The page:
Managing Director’s Global Policy Agenda to the International Monetary and Financial Committee

Publication Date:

September 29, 2015

Electronic Access:

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Summary:

The Executive Summary is also available in:
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The membership is facing a rapidly changing and uncertain world. The United States is poised to raise interest rates amid ongoing recovery, China’s expected slowdown as it rebalances growth is creating larger-than-anticipated spillovers, and commodity producers are facing the end of a long cycle of high commodity prices. These necessary transitions pose challenges, particularly for emerging and low-income developing countries, where prospects have dwindled the most.

Policymakers are increasingly grappling with difficult policy trade-offs. Faced with limited room to maneuver and the need to adapt to new realities, what relative weight should be placed on supporting demand and current activity, on reducing financial risks as financial conditions tighten, and on implementing urgently needed structural reforms to revive future growth?

Policies need to reflect country circumstances and coalesce into a new multilateralism. Mutually reinforcing policies are needed to support growth today, invest in resilience and safeguard financial stability, and implement the structural reforms needed for a sustainable and inclusive future. Policies should reflect member circumstances and also add up to a coherent whole—to ensure that demand is created not substituted, market resilience is enhanced not circumvented, and that structural reforms are enacted not delayed. Cooperation is vital in areas such as the global financial safety net, trade, climate change, international taxation, sustainable development goals (SDGs), and demographic transitions and migration. The Fund will support the membership at this juncture. The Fund has both the universal membership and mandate to address growth and economic stability issues at the national and global levels. To support the membership most effectively, the Fund will focus on three priorities that best reflect this new AIM:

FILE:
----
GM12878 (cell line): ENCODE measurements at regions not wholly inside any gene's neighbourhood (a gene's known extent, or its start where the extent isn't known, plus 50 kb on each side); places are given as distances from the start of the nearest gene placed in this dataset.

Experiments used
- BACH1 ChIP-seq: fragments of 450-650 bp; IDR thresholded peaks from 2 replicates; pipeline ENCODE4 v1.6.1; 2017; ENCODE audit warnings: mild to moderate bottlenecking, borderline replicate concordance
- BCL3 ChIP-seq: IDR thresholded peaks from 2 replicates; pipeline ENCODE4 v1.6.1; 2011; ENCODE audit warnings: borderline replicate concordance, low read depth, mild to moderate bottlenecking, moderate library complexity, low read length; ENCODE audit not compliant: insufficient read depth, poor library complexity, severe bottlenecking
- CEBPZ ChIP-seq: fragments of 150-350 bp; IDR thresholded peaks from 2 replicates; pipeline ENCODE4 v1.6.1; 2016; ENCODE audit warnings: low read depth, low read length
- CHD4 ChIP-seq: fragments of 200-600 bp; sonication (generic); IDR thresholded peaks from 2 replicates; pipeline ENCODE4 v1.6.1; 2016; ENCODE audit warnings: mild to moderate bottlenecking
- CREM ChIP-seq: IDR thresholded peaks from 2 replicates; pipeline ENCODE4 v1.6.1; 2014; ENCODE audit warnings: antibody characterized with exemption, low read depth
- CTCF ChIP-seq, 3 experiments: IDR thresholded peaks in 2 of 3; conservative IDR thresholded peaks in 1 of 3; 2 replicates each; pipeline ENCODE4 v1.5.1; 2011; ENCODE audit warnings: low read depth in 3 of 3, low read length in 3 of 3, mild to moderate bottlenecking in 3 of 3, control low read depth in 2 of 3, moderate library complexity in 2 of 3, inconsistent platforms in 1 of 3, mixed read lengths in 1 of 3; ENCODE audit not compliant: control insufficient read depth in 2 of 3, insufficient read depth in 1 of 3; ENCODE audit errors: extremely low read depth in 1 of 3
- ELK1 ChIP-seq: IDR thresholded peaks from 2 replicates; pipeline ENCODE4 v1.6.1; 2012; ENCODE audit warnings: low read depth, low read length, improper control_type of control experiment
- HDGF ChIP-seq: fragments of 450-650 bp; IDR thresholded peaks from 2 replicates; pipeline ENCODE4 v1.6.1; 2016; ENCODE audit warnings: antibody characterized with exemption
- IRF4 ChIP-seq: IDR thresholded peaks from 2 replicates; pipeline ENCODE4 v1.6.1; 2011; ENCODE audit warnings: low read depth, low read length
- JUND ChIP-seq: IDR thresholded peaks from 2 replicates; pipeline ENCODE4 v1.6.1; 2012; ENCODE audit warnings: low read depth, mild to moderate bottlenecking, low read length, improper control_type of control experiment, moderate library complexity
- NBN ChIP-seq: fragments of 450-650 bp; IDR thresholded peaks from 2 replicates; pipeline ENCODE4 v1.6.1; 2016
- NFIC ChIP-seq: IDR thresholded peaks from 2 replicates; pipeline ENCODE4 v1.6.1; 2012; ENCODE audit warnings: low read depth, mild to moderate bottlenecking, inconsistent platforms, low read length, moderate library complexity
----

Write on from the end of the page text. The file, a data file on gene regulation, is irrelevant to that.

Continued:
• Agility. Advice will focus on policies to support members cope with evolving transitions—respond to tighter and more volatile financial conditions and implement effective macro-structural reforms. The lending framework will deliver financial assistance quickly where needed. Delivery of technical assistance and training will be enhanced by greater use of online tools.
• Integration. In the face of growing policy trade-offs, the Fund will support its members by better integrating policy advice across sectors, embracing evolving priorities, promoting integration of global, regional, and bilateral safety nets, and better leveraging synergies between surveillance and capacity building.
• Member-Focused. With policy concerns evolving rapidly and advice becoming more dependent on country-specifics, the Fund will deepen its engagement with members, better deliver its knowledge, and ensure faster feedback to policymakers. The Fund continues to refine its core work—surveillance, lending, and capacity building—and to attain greater intellectual and cultural diversity to respond to this changing global environment and its corresponding policy challenges. To further improve services to the membership, Fund activities need to be fully supported by adequate financial, human, budgetary, and technological resources.

Series:

Policy Papers

Subject:

English

Publication Date:

September 29, 2015

Price:

Free

Format:

Paper

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